Written by Sarah Ward — Immersive theatre is a thing these days. For the uninitiated, it’s where you arrive at a show and get drawn into the work hook, line and sinker. As soon as you step over the threshold you are a spectator no more. Instead you become part of the performance. Sarah Ward’s The Shrouded Path is a fine example of the literary version – this is an immersive novel, no less!
Whether you’ve ever been to the Derbyshire Peaks or not, this book takes you there, right down to the damp, misty mornings and twisty country roads. It’s an area steeped in tradition, superstition and small town suspicion, and all three come into play in a story that seeps through the pores, into your very heart and soul.
The Shrouded Path is the fourth in the series featuring DC Connie Childs and as with some of the previous novels in the series the story has its origins in the past. This time, we go back to November, 1957. A Bampton Secondary Modern schoolgirl is ignoring her parents’ warnings and taking the shortcut home from choir practice. But Susan’s cheerful humming of The Twelve Days of Christmas comes to an abrupt halt when she spots six girls from rival Bampton Grammar school entering a disused railway tunnel known locally as The Cutting. Six go in, but only five come out and as Susan hurries home in the mist she little realises that what she just witnessed is to have repercussions 50 years later…
Fast-forward to the latter days of October 2017, and DC Childs is looking at the circumstances of a sudden death. The victim was elderly and in poor health, so just a case of dotting the i’s and crossing the t’s, but Childs’ boss DI Sadler is on leave so she has by-the-book stand-in DI Matthews on her case and is going over the details for the final time.
Sadler has lied about going away for a break. He’s at home, has time on his hands and jumps at the chance of a meal with a neighbour – but another man is there too, and what he has to say shows the sudden death in a whole new light. Back at the station, Childs is begrudgingly about to take on babysitting duties of the team’s newest member Peter Dahl, a DS from Glossop, but there’s no simple easing-in for this fledgling partnership. What Sadler reveals to them means Childs and Dahl are now looking into two sudden deaths, and the deeper they dig the more complicated their investigation gets.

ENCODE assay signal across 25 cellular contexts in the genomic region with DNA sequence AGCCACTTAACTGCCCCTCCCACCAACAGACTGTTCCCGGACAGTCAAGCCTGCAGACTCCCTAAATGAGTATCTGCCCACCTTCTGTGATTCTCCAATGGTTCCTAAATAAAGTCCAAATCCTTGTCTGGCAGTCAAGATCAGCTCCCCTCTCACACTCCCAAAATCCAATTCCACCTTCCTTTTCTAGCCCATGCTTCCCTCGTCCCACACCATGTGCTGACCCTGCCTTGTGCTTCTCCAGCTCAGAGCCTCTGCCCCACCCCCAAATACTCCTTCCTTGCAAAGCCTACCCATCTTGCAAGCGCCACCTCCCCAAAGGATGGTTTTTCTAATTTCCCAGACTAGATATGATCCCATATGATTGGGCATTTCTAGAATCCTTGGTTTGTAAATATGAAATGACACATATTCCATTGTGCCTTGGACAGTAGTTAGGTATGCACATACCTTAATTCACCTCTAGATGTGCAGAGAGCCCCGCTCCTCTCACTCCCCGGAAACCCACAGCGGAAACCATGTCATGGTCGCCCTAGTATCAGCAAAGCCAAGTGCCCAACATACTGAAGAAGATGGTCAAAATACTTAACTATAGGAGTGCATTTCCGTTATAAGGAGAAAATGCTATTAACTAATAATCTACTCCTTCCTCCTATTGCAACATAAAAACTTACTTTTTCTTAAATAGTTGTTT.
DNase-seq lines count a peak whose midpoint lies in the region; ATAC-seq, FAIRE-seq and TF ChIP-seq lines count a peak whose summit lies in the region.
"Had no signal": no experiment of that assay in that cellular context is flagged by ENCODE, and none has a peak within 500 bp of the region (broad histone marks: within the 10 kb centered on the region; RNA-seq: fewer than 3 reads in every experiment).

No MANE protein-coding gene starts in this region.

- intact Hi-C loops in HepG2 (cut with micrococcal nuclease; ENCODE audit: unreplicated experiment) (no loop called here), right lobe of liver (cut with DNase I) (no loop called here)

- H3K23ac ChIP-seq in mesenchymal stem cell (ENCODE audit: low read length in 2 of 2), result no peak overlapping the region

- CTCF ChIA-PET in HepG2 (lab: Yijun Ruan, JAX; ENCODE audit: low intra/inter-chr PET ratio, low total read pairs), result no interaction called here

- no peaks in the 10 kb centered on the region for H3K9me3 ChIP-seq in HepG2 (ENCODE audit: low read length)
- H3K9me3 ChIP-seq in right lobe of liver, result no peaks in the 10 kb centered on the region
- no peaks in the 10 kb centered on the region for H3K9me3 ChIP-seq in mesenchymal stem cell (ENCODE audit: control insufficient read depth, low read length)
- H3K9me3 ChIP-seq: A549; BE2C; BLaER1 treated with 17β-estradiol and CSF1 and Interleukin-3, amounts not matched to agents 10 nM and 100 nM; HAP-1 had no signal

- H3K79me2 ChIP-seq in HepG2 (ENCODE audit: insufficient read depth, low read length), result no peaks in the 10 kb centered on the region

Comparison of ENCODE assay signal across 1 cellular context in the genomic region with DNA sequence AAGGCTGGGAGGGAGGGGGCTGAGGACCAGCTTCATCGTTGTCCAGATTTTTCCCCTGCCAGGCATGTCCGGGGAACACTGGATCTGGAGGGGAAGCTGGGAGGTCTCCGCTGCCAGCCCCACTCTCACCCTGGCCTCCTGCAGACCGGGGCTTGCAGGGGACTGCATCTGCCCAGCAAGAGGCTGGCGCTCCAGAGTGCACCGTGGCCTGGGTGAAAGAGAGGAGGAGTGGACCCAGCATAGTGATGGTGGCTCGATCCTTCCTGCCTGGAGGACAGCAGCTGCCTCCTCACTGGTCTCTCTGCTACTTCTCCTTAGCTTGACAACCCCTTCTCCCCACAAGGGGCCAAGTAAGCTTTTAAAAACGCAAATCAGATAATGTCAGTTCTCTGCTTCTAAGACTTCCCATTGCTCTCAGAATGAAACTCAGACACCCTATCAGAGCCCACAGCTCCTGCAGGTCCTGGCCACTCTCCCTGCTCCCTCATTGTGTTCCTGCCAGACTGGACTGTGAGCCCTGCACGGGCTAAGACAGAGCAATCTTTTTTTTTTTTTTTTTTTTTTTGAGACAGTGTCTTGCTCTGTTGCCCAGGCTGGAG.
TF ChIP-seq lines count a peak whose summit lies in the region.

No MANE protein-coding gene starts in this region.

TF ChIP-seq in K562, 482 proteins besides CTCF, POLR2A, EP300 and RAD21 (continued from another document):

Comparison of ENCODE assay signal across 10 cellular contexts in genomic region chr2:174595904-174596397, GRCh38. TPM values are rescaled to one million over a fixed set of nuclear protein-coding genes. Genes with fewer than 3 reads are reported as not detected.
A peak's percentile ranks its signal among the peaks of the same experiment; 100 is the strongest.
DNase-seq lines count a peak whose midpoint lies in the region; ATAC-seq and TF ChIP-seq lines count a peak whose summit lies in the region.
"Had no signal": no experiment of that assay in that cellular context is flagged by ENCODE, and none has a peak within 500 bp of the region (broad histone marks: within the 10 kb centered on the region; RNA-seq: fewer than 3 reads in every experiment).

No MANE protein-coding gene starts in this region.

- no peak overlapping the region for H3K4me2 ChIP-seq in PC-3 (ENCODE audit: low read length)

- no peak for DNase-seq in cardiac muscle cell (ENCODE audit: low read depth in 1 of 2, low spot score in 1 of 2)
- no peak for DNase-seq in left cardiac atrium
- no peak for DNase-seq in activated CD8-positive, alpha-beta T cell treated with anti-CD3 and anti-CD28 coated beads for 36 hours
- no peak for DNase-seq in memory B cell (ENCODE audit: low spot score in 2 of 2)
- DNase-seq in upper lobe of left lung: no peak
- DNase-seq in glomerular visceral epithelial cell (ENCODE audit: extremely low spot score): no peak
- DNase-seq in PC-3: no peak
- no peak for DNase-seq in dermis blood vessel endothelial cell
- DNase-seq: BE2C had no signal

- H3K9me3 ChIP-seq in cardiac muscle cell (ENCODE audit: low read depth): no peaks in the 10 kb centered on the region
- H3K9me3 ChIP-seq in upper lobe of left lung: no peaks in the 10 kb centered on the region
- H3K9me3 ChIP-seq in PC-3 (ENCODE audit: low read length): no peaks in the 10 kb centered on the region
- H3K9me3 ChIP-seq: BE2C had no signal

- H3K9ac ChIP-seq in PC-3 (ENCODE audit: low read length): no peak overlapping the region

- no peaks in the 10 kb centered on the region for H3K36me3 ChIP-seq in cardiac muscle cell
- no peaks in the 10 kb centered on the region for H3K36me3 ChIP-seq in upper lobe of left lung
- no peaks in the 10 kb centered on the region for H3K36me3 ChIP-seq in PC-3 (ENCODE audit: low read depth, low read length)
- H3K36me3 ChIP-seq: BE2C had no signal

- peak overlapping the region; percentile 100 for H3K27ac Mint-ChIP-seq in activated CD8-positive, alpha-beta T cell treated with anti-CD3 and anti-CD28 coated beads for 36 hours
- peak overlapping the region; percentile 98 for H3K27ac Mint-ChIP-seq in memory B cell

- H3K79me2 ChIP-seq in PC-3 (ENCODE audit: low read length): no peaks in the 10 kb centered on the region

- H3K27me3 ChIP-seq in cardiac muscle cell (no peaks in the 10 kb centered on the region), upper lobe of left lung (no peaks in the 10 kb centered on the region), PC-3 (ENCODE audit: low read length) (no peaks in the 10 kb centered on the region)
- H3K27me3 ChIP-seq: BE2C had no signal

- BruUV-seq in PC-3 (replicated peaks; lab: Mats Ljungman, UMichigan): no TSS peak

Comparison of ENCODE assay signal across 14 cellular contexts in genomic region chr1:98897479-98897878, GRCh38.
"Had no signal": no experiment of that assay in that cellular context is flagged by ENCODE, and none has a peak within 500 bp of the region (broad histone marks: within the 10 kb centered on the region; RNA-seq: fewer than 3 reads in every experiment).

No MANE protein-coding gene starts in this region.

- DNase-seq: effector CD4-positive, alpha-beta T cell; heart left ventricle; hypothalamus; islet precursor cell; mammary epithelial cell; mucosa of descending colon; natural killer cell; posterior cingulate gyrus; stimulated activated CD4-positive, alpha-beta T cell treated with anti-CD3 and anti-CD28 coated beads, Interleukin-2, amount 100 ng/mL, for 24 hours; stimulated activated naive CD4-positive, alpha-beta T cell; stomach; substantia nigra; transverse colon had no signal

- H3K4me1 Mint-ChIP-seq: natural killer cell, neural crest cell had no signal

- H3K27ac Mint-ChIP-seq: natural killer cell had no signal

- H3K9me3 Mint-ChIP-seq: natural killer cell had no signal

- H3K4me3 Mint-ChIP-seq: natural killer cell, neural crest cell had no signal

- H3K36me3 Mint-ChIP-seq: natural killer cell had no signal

Meanwhile, Mina Kemp is struggling to cope. Her mother, Hilary is seriously ill in hospital with little chance of getting better and Mina is juggling the stress of visiting her failing parent with running her landscape gardening business. Hilary is failing fast and at times seems to be hallucinating, so when she says she’s had a visitor, Mina takes it with a pinch of salt. But Hilary is insistent that Valerie came to call. Mina sets out to find the mysterious visitor – a decision she may well live to regret.
The sins of the past are a potent force in a story which deftly combines a sense of history with the minutiae of modern-day police work. Upon Sadler’s return the team clicks into gear and the real work begins, with every member of the team playing their part. Which is where it gets a little confusing – the book is flagged as a DC Childs mystery, but Connie doesn’t really stand out as the narrative unfolds. Also, as a newbie to the series I felt a little left out of the character’s back story.
Notwithstanding those minor quibbles, The Shrouded Path is a finely plotted tale which will keep you glued to the pages well into the early hours. There are clever twists, well rounded characters and sumptuously rendered settings, with Ward toying with your emotions like a puppet master pulling strings. Generally it’s no issue if, like me, you leap into the series at this point but DC Childs’ previous outings – In Bitter Chill, A Deadly Thaw and A Patient Fury have all now joined the TBR list.
Faber & Faber
CFL Rating: 4 Stars